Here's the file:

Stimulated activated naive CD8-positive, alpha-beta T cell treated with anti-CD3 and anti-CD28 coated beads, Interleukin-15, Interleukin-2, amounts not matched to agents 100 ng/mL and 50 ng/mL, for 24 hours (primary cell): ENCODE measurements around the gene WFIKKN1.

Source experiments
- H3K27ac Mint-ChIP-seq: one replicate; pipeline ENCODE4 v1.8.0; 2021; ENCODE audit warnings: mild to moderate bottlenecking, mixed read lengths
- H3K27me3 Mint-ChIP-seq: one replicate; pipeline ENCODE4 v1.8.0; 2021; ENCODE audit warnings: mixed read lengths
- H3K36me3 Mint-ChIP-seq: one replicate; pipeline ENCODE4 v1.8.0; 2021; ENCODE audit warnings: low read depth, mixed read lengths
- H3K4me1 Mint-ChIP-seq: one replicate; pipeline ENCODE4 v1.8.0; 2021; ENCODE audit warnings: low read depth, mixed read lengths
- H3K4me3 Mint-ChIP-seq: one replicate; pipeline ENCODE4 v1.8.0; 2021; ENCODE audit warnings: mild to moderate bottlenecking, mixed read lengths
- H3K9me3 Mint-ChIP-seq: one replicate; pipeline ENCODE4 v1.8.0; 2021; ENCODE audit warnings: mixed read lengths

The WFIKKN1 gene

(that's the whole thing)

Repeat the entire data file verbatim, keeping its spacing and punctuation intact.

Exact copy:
Stimulated activated naive CD8-positive, alpha-beta T cell treated with anti-CD3 and anti-CD28 coated beads, Interleukin-15, Interleukin-2, amounts not matched to agents 100 ng/mL and 50 ng/mL, for 24 hours (primary cell): ENCODE measurements around the gene WFIKKN1.

Source experiments
- H3K27ac Mint-ChIP-seq: one replicate; pipeline ENCODE4 v1.8.0; 2021; ENCODE audit warnings: mild to moderate bottlenecking, mixed read lengths
- H3K27me3 Mint-ChIP-seq: one replicate; pipeline ENCODE4 v1.8.0; 2021; ENCODE audit warnings: mixed read lengths
- H3K36me3 Mint-ChIP-seq: one replicate; pipeline ENCODE4 v1.8.0; 2021; ENCODE audit warnings: low read depth, mixed read lengths
- H3K4me1 Mint-ChIP-seq: one replicate; pipeline ENCODE4 v1.8.0; 2021; ENCODE audit warnings: low read depth, mixed read lengths
- H3K4me3 Mint-ChIP-seq: one replicate; pipeline ENCODE4 v1.8.0; 2021; ENCODE audit warnings: mild to moderate bottlenecking, mixed read lengths
- H3K9me3 Mint-ChIP-seq: one replicate; pipeline ENCODE4 v1.8.0; 2021; ENCODE audit warnings: mixed read lengths

The WFIKKN1 gene